An implicit acknowledgment is present across this diverse range of musical output that that which is holy is also whole. With the authority of the church largely removed from the lives of young people, institutional religion is no longer mediating theological conversations. This has given artists and audiences free rein to reach more deeply into their Christian heritages and memories to grapple with holy mysteries that were once closely managed by the church.
The resulting shift means that artists are more likely to resist the concept of grace than the concept of sin: their defiance of the holy is not in the tone of repentant fear so much as a kind of performative dismissal of the possibility that they too are beloved. They do not fear Hell so much as they wonder if they’ll like Heaven. But the absence of the church as an institution means that these reflections occur largely in a scattered diaspora of the faithful or inquiring imagination; there is no community through which to engage these meditations or give them a name.With more messages about God coming to young people from their playlists than ever before, the institutional church loses even more of its centrality as the arbiter of Christian theological conversation. While some may mourn what they see as the death of the church’s influences, others might recognize the transformation of the message into something bigger than its previous incarnation and rejoice at the proof that the divine is too big to be held hostage within the walls of the church.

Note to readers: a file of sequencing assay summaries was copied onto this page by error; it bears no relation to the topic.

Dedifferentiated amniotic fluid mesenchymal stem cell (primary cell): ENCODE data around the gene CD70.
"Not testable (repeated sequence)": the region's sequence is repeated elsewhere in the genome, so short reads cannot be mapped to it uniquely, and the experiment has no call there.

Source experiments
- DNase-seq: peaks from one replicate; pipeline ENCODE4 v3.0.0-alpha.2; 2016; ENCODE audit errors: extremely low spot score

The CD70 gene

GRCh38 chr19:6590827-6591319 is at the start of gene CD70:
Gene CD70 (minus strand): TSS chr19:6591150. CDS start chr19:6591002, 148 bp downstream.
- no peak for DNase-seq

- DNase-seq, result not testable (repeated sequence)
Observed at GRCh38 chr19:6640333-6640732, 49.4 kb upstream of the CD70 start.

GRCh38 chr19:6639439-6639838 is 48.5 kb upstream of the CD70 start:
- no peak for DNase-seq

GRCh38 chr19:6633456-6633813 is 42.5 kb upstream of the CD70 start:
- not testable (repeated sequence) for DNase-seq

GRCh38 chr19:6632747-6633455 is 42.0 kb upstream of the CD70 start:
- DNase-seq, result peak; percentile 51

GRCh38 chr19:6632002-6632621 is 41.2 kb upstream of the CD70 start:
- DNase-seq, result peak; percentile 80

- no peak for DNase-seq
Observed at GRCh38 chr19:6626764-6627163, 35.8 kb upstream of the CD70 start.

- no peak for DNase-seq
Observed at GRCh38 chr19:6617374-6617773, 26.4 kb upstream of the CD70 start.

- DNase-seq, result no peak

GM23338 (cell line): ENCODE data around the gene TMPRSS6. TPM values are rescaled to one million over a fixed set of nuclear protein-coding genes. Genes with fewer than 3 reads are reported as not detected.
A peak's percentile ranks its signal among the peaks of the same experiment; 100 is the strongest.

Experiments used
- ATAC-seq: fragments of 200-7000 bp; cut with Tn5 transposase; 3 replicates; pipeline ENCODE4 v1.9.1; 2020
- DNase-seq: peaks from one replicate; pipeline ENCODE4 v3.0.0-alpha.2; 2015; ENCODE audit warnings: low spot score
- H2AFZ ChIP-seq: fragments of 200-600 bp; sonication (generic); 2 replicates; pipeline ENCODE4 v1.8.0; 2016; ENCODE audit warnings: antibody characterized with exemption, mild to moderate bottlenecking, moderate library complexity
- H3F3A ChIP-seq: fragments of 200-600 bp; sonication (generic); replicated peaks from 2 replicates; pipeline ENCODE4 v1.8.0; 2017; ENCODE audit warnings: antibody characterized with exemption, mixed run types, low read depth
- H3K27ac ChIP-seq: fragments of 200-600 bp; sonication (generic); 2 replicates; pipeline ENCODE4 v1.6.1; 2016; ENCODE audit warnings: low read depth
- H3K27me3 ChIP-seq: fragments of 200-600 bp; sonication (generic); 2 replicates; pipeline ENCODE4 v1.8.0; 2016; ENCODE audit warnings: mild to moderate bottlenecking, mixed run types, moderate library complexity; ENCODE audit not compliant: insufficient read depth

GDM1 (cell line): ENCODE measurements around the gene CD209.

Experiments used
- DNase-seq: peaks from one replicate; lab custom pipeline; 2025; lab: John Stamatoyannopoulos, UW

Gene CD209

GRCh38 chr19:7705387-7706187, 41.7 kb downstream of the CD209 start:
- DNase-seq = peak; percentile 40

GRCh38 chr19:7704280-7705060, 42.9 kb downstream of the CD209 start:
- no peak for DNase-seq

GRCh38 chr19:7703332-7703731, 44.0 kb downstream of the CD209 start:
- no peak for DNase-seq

Julien Baker told The New Yorker, “‘Ultimately, I feel like there is just a pervasive evidence of God… Though I know that is maybe a controversial thing to say.” A survey of the musical landscape suggests otherwise. Though Baker and other artists are reluctant to identify as Christian artists or explicitly state their religious influences, the fingerprints of the Gospels on their works is undeniable. These are not the vague spiritual notions to which public figures are expected to nod in what some hold-outs insist is a Christian nation, they are radical truth claims about miracles, redemption, and the creator.
Whether in embrace or rejection, the language of the divine in popular music indicates an unleashing of Christian imagination that only the decline of the church could facilitate. Artists are free to identify as they please, but denying that they are Christian artists when their bodies and speech run thick with the Good News is every bit as believable as a human calling himself a taco just because he’s in a Taco Bell.